When late summer and early fall are not parched, it is often possible to get a good weed growth in the garden before frost. Gardeners should take full advantage of these weeds, unless they happen to be growing fall vegetables in a manner that prevents their doing so. This autumn crop of weeds can with advantage be turned under without any preliminary mutilation, and the land left in the rough throughout the winter. The loose condition of the land will permit a mellowing of the soil through freezing. Then, too, at the end of the gardening season there are plant remains, etc., all of which are valuable. This material will help to replace the plant foods that have been removed in the vegetables. The gardener can use these summer leftovers in various ways, but the best procedure is to turn them directly into the soil unless he is in a position to make them into compost.

In any case, he shouldn't burn the stuff. Burning, since the ash is left on the ground, is of course better than carrying the rubbish off; but burning destroys the fiber which is probably what the soil needs more than fertilizer.

In the April, 1932, issue of The Country Gentleman there appeared an ably written article by J. E. Cates, treating of weeds as soil-building green manures. Weeds, used as a rotation link, were being employed as a means of fertilizing the land in some of the tobacco districts of the South. Mr. Cates found that the tobacco growers had learned, through trial and error, that land which had been weed fallowed immediately preceding tobacco not only gave an increased tonnage but also turned off a higher quality product than that obtained from any other fertilizing system. Commercial fertilizers, various green manures other than weeds -- not any of them gave a harvest that came near that obtained through green manuring with weeds.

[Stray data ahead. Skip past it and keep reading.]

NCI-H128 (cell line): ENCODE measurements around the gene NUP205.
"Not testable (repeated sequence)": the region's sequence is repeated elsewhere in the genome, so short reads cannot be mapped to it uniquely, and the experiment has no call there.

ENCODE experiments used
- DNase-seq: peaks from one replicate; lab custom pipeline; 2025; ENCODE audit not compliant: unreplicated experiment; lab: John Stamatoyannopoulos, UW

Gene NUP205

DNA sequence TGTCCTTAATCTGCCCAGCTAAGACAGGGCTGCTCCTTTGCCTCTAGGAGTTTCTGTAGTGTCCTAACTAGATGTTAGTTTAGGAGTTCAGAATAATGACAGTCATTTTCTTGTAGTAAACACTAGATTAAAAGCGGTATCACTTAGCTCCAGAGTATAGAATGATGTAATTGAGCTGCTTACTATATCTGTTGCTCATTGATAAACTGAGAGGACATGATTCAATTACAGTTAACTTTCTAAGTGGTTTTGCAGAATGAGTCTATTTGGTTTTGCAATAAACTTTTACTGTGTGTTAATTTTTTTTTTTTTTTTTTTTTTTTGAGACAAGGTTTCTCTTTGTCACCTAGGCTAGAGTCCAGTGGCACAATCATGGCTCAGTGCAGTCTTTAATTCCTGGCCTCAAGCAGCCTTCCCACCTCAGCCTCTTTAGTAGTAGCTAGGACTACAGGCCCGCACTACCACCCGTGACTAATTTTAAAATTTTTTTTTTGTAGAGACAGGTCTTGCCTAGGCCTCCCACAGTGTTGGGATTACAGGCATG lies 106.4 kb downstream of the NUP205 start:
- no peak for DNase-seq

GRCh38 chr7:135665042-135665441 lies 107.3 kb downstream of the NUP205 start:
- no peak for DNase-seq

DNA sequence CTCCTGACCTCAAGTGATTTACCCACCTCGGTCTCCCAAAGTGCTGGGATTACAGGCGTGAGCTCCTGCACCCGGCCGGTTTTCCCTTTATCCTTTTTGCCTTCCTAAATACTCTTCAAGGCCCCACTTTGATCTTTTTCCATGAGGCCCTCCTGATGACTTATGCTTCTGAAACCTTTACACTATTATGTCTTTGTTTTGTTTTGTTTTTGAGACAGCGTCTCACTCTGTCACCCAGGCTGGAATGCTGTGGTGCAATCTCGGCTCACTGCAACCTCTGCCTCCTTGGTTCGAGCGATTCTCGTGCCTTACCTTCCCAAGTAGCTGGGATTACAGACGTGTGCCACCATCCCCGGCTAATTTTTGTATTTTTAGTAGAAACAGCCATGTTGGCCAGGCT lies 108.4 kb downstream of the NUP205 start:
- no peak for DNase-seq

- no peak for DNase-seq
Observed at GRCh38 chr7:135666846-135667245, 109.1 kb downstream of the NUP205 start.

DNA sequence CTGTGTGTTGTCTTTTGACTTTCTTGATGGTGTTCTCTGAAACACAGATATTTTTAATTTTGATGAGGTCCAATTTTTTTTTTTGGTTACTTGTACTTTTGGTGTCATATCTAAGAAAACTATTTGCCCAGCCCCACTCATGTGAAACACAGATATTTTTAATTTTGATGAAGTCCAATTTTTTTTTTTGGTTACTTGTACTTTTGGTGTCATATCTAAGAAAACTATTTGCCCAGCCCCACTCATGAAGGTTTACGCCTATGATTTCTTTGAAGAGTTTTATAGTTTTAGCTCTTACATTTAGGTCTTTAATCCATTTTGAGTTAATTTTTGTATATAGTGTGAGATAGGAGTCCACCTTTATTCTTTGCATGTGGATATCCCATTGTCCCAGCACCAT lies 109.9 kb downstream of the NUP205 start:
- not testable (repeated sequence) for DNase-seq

And the weeds employed were those common in most sections of our country: common and giant ragweeds, lamb's quarter, thistles, sunflowers, to mention a few that belong in those sections. All of these weeds have penetrating root systems. According to the tobacco farmers, the weeds gave them a superabundance of organic matter, and in a condition especially demanded by tobacco. Here is a clear example of how farmers, ignoring the bugaboos of the usual run of weed publications, were courageous enough to crash the long-established barriers of superstition, and to their outstanding benefit.

And with tobacco at that. Tobacco comes very close to being the most exacting of crops so far as soil is concerned. I had ample opportunity to discover the idiosyncrasies of tobacco while in charge of an experiment station in the Philippines. Every observant tobacco grower knows that the quality of the leaf is very largely dependent upon the type of soil on which it is grown. There was no question among those southern tobacco growers as to the value of green manuring tobacco land with weeds. Cash returns spoke for themselves.

Notwithstanding the tobacco grower's marvelous results secured from a green manure consisting of mixed annual weeds, I am convinced that a weed-legume combination is best as an unfailing system of soil improvement. A crop of inoculated legumes, interspersed with annual weeds, both growing vigorously as companions, is the superb fertilizer for building up and holding the fertility of soil. This is a system of manuring that can be adjusted to all conditions where plants will grow at all, for there are both legumes and annual weeds adapted to nearly any condition. These companions need only to be put to work.